The EU has moved to impose sanctions against four Russian officials involved in the jailing of Kremlin critic Alexei Navalny, who was arrested upon return to Russia after being poisoned last year. The EU plans to target two prosecutorial officials, the head of Russia’s prison service, and the head of Russia’s national guard. The U.S. is working to coordinate sanctions too. Sanctions are used to deter and punish aggressors, but in order to do this, they must be effective beyond simple posturing.
Sanctions can be a practical measure used to impart consequences on economic sectors of a certain country or specific people, but they will only be effective when they are specific, coordinated between countries, and used in conjunction with diplomacy. They should be tied to specific results that make it clear why the sanctions are in place, and what exactly will be required for them to be removed.
Broad sanctions are ineffective and fail to achieve their desired goals. Russia is so accustomed to sanctions that it has been able to adapt and protect its economy in response. As a result, the success of sanctions may be dependent on the effects they have on specific individuals and networks, rather than wider economic sectors.
Past EU sanctions against Russia have been ineffective in changing or curbing Russian actions. The EU imparted sanctions on Russia in 2014 in response to the crisis in Ukraine and illegal annexation of Crimea. At this point there are 48 entities and 177 individuals under sanction, and even as recently as October 2020 more people were added to the sanctions list. The U.S. has also imparted sanctions on Russia for the destabilization of Ukraine. Even with the vast sanctions applied to various persons and entities, Russia has not curtailed its actions at all.
The lack of evidence for sanctions having their intended outcomes poses the question of whether they are used for posturing rather than leading to a change in behavior. Sanctions are now seen as the most common response to any unfavorable actions by Russia, and Moscow clearly knows this, yet has done nothing to change its actions so far.
Obstacles to Compelling EU Sanctions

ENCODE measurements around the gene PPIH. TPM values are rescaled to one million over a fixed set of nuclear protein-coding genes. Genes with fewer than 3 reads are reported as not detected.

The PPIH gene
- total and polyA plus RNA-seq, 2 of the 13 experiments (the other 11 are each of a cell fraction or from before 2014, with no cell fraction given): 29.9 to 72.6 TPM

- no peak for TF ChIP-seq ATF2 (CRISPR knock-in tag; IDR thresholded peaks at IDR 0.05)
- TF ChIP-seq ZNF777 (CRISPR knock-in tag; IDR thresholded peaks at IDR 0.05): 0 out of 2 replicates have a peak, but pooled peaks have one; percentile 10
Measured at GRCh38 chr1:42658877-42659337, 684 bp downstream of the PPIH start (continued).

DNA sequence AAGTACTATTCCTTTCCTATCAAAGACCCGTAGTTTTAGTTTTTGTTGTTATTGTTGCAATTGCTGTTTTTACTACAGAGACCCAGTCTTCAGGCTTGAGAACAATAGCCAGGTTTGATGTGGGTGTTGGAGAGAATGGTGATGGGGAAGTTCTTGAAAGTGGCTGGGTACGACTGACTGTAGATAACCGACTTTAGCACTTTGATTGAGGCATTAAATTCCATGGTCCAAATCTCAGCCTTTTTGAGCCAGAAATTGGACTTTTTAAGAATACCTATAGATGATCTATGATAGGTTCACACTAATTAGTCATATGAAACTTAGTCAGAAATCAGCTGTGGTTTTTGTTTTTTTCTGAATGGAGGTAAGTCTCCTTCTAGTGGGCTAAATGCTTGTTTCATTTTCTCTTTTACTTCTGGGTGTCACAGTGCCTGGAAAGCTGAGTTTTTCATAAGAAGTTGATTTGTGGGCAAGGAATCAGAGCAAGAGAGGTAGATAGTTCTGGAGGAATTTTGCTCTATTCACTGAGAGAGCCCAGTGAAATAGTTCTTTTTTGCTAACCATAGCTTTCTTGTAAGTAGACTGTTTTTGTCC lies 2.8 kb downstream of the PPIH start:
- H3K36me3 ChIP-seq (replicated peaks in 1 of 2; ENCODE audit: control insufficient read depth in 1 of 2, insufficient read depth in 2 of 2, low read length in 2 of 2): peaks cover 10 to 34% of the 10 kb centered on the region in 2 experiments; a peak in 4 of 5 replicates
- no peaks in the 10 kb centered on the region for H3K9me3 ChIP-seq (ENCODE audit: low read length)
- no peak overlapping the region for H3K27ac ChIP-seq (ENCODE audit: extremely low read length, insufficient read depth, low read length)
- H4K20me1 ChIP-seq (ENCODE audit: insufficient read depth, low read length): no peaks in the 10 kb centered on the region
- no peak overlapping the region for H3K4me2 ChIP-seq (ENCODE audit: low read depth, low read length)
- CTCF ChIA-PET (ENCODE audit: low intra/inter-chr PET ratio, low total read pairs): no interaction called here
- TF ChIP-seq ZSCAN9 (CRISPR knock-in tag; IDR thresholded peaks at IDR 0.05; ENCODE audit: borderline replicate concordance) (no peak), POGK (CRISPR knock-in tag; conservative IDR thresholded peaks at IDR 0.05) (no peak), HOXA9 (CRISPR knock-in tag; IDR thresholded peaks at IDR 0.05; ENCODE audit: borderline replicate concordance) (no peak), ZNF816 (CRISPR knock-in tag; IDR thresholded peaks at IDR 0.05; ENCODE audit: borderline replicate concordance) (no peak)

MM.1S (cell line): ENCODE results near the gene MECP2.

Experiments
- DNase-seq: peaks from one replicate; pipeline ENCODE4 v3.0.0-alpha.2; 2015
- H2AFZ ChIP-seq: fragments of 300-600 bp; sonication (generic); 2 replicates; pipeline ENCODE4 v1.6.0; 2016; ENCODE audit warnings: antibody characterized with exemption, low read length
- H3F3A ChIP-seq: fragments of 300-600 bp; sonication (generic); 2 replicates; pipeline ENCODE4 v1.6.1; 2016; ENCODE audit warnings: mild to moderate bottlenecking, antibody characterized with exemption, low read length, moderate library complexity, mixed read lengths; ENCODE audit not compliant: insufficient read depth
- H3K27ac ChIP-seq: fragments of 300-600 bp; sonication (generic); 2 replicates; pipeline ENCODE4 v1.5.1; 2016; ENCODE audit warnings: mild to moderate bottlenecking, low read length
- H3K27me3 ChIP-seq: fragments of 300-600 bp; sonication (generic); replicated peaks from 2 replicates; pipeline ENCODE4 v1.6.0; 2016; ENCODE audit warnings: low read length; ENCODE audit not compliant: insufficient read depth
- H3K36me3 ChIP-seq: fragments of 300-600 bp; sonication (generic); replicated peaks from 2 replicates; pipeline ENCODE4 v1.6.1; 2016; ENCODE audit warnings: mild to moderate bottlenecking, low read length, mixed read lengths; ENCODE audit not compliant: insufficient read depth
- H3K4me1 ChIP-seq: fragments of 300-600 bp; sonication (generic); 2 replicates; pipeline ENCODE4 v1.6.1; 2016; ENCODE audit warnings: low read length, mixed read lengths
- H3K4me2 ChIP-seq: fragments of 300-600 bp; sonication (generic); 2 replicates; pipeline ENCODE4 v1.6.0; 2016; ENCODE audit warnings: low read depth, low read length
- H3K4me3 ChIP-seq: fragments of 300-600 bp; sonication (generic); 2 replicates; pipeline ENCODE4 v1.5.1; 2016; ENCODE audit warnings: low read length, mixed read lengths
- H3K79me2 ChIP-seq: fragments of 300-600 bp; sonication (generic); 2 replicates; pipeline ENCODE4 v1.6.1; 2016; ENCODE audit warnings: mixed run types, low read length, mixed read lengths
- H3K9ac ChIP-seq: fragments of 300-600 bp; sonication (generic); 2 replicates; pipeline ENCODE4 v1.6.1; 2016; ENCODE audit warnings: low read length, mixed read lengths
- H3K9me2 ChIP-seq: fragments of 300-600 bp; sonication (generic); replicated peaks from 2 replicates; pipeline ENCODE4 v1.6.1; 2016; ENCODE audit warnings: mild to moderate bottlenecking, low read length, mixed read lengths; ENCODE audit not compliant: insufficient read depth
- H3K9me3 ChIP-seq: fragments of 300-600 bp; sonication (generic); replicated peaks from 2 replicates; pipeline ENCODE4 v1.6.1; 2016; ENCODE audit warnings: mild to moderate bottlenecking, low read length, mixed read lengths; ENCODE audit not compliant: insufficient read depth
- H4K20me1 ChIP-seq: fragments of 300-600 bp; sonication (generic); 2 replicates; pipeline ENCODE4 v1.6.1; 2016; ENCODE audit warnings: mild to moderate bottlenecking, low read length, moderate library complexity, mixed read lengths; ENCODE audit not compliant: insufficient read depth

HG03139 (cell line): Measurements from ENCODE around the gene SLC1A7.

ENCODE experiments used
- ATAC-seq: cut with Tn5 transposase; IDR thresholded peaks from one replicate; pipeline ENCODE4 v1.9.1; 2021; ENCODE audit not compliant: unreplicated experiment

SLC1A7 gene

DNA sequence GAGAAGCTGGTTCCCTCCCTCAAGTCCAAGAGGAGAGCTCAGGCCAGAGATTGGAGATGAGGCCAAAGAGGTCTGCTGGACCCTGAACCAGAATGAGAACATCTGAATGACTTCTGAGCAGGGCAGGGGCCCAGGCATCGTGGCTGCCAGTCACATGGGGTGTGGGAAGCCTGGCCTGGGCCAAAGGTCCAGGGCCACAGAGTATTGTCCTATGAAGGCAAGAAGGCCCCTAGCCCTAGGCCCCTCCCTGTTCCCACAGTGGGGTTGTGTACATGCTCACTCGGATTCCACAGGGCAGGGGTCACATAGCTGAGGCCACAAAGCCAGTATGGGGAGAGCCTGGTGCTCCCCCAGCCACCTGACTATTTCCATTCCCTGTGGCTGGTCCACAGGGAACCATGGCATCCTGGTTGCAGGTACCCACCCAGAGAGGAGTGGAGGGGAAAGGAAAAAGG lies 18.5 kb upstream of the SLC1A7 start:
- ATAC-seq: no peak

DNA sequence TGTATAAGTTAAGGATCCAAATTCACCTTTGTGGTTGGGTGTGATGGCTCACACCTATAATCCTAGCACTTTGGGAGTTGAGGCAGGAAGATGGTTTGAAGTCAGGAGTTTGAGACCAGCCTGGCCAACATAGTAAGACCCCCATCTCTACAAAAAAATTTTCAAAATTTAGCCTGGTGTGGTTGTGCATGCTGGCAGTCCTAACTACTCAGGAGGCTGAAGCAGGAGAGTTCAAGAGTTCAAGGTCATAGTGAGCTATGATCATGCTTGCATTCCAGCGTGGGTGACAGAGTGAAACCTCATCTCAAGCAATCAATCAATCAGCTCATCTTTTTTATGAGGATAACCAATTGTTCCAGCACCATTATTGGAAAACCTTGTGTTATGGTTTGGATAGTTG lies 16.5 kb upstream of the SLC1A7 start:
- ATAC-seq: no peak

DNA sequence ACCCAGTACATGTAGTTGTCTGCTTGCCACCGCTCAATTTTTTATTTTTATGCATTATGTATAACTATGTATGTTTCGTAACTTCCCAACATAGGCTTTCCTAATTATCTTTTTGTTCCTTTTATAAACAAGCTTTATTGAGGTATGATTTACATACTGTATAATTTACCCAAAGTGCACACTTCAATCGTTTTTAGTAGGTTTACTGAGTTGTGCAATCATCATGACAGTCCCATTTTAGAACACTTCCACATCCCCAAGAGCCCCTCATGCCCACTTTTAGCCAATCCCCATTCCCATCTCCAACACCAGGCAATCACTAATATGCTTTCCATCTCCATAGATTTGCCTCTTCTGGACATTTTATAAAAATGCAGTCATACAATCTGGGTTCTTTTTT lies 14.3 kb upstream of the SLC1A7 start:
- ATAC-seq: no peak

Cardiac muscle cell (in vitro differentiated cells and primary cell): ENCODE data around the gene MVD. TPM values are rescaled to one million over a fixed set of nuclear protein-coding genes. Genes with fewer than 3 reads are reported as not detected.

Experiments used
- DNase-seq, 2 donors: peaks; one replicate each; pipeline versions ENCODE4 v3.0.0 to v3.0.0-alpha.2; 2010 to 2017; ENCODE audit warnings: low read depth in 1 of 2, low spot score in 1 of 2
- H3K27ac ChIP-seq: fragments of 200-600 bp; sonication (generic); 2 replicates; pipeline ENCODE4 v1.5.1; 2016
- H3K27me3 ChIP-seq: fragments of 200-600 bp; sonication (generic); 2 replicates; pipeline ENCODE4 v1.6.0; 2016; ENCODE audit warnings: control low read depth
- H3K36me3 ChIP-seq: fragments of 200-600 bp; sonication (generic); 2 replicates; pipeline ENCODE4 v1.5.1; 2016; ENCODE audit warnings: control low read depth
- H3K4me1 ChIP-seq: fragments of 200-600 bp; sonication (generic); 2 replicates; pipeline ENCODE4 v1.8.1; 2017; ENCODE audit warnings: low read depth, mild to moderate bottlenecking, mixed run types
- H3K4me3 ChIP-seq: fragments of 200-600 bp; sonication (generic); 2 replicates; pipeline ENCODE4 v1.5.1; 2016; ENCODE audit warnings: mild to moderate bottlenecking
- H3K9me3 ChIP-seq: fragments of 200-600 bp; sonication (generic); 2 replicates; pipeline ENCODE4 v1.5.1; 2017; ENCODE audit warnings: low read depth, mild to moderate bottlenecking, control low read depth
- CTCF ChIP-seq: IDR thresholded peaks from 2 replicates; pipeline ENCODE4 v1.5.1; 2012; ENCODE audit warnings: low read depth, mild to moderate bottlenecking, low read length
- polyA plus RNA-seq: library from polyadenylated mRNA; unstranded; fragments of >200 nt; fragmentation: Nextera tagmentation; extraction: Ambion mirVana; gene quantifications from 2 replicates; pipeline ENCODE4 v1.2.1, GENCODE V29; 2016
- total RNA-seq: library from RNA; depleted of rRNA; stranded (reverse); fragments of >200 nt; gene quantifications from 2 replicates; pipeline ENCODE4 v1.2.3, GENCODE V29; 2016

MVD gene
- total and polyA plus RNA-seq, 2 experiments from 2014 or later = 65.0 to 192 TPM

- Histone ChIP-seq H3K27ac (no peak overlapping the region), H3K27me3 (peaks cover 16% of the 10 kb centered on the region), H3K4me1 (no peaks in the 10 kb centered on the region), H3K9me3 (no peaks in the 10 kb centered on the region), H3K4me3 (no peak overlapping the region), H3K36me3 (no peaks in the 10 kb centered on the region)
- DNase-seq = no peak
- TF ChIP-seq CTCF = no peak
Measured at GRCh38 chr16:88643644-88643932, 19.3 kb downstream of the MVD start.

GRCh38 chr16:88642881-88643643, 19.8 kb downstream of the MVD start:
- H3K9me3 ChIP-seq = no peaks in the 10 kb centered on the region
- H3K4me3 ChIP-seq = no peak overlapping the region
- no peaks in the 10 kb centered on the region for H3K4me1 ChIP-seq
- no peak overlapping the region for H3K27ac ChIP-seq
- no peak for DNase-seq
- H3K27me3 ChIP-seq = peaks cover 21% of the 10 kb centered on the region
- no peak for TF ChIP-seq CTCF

A point of order within the EU is that sanctions must hold up in EU courts, meaning that the EU cannot leverage sanctions against people for actions that cannot be proved. This means that in response to Navalny’s jailing, the EU is only able to impose sanctions on people who were directly involved. So even while Putin certainly gave the go ahead to arrest Navalny, the EU will not be sanctioning him. The block also has to worry about the political feasibility of such sanctions. Imposing sanctions on Putin would never happen because it would lead to a severe backlash and further deterioration in EU-Russian relations.
These sanctions by the EU are important, but they also represent the EU’s unwillingness to truly push back against Russia. The four Russians who are to be sanctioned are not close to Putin. They are his staff, but they are not his close confidants. The sanctioning of these four men will not change the political calculus of Putin and the Kremlin.
The U.S. does not face as many issues as the EU in imposing sanctions, notably in that its actions can be decided on single handedly and can then be much firmer. Navalny’s anti-corruption group has released a list of 35 oligarchs and government officials it believes should be sanctioned, and it would be well worth the U.S.’s time to look into these people and seriously consider sanctioning them.
While Biden may be working to recalibrate U.S. sanctions, it is unlikely that there will be any great changes in U.S. sanctions policy. As the U.S. also has a much smaller direct economic influence on Russia than EU, coordinating with European allies is imperative for increasing the effectiveness of sanctions policy. The EU and the U.S. should convene a working group to discuss the effectiveness of their sanctions against Russia. The discussion should include discourse on options other than sanctions, the possibility of placing sanctions on people actually close to Putin, and other options short of conflict. This should be done while thinking about the future of U.S.- and EU-Russia relations in the face of increasingly aggressive actions by Moscow. Sanctions are an important tool, but they are not always effective, and should be used to impart real consequences, not just for symbolic posturing.